Emma Tennant: Biodiversity in the Tip of a Paint Brush

Emma Tennant: Biodiversity in the Tip of a Paint Brush
#Exhibitions

“I can’t remember a moment in which I wasn’t simultaneously interested in both gardening and painting. I must have been born with a shovel in one hand and a paint brush in the other.” At the Garden Museum, Emma Tennant welcomes us into her world to wander through the nature of Great Britain among both familiar and rare species. Passionate about botany and a master gardener, the artist began painting using the plants she grew in her personal garden in Southern Scotland. But soon, her love for nature moved her to search for new sources of inspiration and she soon realised that species from the most diverse corners of the globe are fully capable of growing on the British Isles. From these experiences come precious water colour and ink works that visitors to the exhibition can purchase in antique frames or those decorated in gold leaf by Isabel Tennant, Emma’s daughter. On sheets of Nepalese or Japanese paper harvested out of tree trunks, the colours take on the most intensely profound hues, transforming natures wonders, large and small, into works of art - from the mimosa of the Isle of Wight to the renowned grapes of Chatsworth, from the sea kale of Norfolk to the wild water lilies of Sutherland and the magnolias of Lismore in Ireland. Each painting is accompanied by notes on the history of the species depicted, detailing curiosities and the history of exploration regarding plant hunters and, of course, master gardeners.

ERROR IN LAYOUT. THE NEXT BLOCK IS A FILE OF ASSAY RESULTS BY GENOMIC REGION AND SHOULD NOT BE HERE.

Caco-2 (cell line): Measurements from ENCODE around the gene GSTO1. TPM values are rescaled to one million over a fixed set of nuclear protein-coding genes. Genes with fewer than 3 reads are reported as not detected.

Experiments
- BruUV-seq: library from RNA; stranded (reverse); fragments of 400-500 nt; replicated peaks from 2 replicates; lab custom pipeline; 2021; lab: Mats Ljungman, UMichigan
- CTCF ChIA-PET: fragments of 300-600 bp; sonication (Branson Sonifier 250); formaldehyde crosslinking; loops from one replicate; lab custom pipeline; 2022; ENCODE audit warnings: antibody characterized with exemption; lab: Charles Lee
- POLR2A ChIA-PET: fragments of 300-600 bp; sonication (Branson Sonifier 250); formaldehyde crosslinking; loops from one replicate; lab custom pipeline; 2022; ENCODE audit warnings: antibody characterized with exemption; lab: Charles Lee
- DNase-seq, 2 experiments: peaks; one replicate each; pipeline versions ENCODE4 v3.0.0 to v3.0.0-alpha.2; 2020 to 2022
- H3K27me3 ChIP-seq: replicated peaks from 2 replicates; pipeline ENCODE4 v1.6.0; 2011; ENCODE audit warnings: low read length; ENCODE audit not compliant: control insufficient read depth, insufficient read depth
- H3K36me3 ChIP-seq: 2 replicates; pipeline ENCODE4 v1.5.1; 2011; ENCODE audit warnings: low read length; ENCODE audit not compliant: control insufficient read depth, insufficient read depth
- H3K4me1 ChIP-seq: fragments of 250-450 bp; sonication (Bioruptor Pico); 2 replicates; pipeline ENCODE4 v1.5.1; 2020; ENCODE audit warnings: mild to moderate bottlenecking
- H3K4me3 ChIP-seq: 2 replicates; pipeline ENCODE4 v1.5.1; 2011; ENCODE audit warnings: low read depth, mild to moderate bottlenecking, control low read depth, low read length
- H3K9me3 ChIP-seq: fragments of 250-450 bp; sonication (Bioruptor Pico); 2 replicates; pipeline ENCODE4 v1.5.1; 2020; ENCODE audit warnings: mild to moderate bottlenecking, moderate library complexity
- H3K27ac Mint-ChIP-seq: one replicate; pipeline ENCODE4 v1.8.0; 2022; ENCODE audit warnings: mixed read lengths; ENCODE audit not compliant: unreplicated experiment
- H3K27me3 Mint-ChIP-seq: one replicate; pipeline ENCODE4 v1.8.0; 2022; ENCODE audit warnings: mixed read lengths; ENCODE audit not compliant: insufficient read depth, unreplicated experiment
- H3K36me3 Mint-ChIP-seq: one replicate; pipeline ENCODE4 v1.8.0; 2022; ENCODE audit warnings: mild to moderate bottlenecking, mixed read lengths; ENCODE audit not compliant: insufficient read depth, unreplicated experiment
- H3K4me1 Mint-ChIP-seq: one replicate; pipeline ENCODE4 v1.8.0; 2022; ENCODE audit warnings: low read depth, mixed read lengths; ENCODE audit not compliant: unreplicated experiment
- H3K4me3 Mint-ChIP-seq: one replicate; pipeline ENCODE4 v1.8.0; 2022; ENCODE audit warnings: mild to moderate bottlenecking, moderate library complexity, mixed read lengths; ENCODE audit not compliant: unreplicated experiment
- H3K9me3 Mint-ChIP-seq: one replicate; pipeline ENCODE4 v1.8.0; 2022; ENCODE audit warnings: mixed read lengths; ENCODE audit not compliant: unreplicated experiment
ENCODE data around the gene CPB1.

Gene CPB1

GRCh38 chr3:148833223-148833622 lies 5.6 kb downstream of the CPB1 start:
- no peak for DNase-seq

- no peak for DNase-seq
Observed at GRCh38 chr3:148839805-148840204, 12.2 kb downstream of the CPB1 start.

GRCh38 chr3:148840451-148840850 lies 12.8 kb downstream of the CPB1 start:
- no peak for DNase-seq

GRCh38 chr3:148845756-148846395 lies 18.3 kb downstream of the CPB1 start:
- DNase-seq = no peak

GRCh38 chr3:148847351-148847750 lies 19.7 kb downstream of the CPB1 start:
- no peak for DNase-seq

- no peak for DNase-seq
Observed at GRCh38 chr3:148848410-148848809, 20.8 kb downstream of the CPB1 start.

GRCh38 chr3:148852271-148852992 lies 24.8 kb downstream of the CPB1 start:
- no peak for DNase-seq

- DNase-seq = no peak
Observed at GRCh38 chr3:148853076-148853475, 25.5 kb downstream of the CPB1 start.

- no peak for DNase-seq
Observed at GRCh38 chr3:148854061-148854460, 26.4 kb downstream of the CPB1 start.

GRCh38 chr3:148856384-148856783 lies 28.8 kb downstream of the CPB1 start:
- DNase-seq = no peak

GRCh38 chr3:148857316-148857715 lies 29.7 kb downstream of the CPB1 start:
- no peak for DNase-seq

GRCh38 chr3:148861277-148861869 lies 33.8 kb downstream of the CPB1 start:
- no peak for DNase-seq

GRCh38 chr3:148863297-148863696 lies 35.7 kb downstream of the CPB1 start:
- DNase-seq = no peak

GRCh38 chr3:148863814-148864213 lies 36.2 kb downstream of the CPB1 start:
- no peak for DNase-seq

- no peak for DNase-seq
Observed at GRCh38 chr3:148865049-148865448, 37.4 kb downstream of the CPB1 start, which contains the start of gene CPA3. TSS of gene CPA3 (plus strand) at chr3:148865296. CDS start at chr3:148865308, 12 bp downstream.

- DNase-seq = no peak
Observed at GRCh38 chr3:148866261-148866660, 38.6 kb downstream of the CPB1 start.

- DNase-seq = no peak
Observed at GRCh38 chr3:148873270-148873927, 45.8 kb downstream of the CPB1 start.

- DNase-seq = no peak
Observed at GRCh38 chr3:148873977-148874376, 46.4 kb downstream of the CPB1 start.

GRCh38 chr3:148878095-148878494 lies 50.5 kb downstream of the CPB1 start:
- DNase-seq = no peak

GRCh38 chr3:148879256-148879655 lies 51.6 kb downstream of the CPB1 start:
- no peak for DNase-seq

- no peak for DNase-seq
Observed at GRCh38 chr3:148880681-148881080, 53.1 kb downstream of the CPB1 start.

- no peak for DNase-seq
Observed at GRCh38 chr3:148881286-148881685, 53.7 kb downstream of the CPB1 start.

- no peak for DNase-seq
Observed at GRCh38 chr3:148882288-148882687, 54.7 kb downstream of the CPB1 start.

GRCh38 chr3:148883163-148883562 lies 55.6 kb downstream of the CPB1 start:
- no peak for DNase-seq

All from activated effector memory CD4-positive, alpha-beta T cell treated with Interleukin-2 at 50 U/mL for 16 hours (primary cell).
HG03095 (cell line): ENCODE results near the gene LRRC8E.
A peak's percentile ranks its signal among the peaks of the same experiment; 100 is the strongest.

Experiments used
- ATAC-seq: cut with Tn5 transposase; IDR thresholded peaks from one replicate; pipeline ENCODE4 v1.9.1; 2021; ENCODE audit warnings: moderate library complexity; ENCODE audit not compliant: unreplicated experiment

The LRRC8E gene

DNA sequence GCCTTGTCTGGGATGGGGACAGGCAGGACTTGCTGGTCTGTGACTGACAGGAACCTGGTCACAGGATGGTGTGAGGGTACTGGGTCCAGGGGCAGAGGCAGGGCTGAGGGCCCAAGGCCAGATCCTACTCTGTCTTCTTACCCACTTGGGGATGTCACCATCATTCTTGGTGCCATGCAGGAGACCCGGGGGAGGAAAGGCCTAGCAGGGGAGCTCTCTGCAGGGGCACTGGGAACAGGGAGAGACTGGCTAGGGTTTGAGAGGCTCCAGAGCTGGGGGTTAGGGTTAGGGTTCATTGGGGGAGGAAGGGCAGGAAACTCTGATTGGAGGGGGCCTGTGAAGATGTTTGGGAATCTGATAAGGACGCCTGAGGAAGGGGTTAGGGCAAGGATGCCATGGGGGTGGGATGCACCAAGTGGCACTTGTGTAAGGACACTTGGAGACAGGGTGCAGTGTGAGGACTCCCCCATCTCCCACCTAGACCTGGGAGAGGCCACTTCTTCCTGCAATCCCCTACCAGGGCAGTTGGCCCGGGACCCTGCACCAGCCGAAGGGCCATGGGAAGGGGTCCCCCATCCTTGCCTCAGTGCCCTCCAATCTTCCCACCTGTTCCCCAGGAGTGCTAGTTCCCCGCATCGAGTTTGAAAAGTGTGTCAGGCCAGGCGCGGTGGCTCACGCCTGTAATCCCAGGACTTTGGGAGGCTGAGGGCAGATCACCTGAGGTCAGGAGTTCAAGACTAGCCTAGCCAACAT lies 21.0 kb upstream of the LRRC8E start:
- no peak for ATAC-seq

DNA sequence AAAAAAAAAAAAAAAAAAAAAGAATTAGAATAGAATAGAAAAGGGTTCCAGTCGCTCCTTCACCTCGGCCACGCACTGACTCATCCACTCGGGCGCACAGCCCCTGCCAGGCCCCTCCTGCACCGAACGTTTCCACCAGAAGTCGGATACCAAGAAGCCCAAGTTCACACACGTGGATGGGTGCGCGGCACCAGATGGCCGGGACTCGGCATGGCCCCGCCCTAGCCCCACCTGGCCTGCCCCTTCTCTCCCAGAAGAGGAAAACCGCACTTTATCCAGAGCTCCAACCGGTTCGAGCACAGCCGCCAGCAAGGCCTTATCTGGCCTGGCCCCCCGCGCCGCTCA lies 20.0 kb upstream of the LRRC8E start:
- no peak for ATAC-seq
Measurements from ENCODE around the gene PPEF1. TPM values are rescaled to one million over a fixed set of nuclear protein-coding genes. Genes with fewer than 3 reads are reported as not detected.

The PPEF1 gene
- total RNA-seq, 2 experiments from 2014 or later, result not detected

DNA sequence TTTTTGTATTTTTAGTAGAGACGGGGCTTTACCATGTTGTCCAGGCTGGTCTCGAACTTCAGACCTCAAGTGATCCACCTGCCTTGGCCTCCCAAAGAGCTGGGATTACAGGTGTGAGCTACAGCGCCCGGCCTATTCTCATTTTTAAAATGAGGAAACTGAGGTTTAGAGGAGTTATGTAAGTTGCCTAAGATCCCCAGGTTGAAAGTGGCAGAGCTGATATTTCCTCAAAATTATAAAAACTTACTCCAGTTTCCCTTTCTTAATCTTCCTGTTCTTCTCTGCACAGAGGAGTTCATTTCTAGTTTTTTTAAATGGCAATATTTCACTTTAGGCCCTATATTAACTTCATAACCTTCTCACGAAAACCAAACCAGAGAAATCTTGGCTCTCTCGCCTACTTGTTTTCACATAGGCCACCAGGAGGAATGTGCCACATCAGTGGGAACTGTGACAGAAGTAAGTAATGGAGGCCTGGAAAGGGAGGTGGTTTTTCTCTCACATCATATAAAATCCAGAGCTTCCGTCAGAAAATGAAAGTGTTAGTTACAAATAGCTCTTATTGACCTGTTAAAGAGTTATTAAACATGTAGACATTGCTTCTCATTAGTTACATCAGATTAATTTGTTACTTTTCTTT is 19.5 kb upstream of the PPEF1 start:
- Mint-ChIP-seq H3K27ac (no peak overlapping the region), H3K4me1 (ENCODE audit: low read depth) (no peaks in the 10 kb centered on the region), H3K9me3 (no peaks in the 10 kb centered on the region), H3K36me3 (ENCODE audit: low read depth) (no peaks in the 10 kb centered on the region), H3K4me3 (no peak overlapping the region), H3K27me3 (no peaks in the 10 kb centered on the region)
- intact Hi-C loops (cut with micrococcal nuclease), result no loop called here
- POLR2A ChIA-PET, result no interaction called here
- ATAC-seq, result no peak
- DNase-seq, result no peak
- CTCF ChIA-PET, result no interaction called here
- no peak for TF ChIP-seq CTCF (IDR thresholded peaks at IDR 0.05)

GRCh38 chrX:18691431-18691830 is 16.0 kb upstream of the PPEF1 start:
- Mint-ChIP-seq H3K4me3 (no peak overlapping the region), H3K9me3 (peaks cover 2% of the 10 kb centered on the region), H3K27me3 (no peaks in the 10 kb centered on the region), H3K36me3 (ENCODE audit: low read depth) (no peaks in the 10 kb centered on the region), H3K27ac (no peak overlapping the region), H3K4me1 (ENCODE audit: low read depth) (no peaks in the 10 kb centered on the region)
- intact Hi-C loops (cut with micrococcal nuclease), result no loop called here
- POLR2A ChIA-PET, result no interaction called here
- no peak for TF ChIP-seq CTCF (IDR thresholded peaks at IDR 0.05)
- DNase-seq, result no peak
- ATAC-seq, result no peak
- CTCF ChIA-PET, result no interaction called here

Francesca Grego - © 2019 ARTE.it for Bulgari Hotel London